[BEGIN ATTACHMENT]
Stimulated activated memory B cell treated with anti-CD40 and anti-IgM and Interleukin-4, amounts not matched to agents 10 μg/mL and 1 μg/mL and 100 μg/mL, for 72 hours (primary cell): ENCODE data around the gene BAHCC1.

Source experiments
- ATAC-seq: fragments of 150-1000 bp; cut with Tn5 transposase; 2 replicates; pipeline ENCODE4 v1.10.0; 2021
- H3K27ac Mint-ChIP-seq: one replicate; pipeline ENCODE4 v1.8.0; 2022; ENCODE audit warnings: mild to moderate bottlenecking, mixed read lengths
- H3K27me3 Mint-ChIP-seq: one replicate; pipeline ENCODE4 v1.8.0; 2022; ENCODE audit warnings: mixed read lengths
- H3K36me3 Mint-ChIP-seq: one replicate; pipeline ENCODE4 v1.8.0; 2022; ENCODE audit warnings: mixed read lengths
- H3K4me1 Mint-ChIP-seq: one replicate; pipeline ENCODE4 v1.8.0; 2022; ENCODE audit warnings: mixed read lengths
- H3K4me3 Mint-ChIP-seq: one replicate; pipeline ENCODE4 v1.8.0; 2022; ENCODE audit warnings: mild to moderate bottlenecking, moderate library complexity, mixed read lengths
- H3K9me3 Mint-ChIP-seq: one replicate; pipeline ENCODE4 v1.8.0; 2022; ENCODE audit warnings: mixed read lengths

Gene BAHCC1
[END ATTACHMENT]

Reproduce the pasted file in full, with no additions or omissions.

Stimulated activated memory B cell treated with anti-CD40 and anti-IgM and Interleukin-4, amounts not matched to agents 10 μg/mL and 1 μg/mL and 100 μg/mL, for 72 hours (primary cell): ENCODE data around the gene BAHCC1.

Source experiments
- ATAC-seq: fragments of 150-1000 bp; cut with Tn5 transposase; 2 replicates; pipeline ENCODE4 v1.10.0; 2021
- H3K27ac Mint-ChIP-seq: one replicate; pipeline ENCODE4 v1.8.0; 2022; ENCODE audit warnings: mild to moderate bottlenecking, mixed read lengths
- H3K27me3 Mint-ChIP-seq: one replicate; pipeline ENCODE4 v1.8.0; 2022; ENCODE audit warnings: mixed read lengths
- H3K36me3 Mint-ChIP-seq: one replicate; pipeline ENCODE4 v1.8.0; 2022; ENCODE audit warnings: mixed read lengths
- H3K4me1 Mint-ChIP-seq: one replicate; pipeline ENCODE4 v1.8.0; 2022; ENCODE audit warnings: mixed read lengths
- H3K4me3 Mint-ChIP-seq: one replicate; pipeline ENCODE4 v1.8.0; 2022; ENCODE audit warnings: mild to moderate bottlenecking, moderate library complexity, mixed read lengths
- H3K9me3 Mint-ChIP-seq: one replicate; pipeline ENCODE4 v1.8.0; 2022; ENCODE audit warnings: mixed read lengths

Gene BAHCC1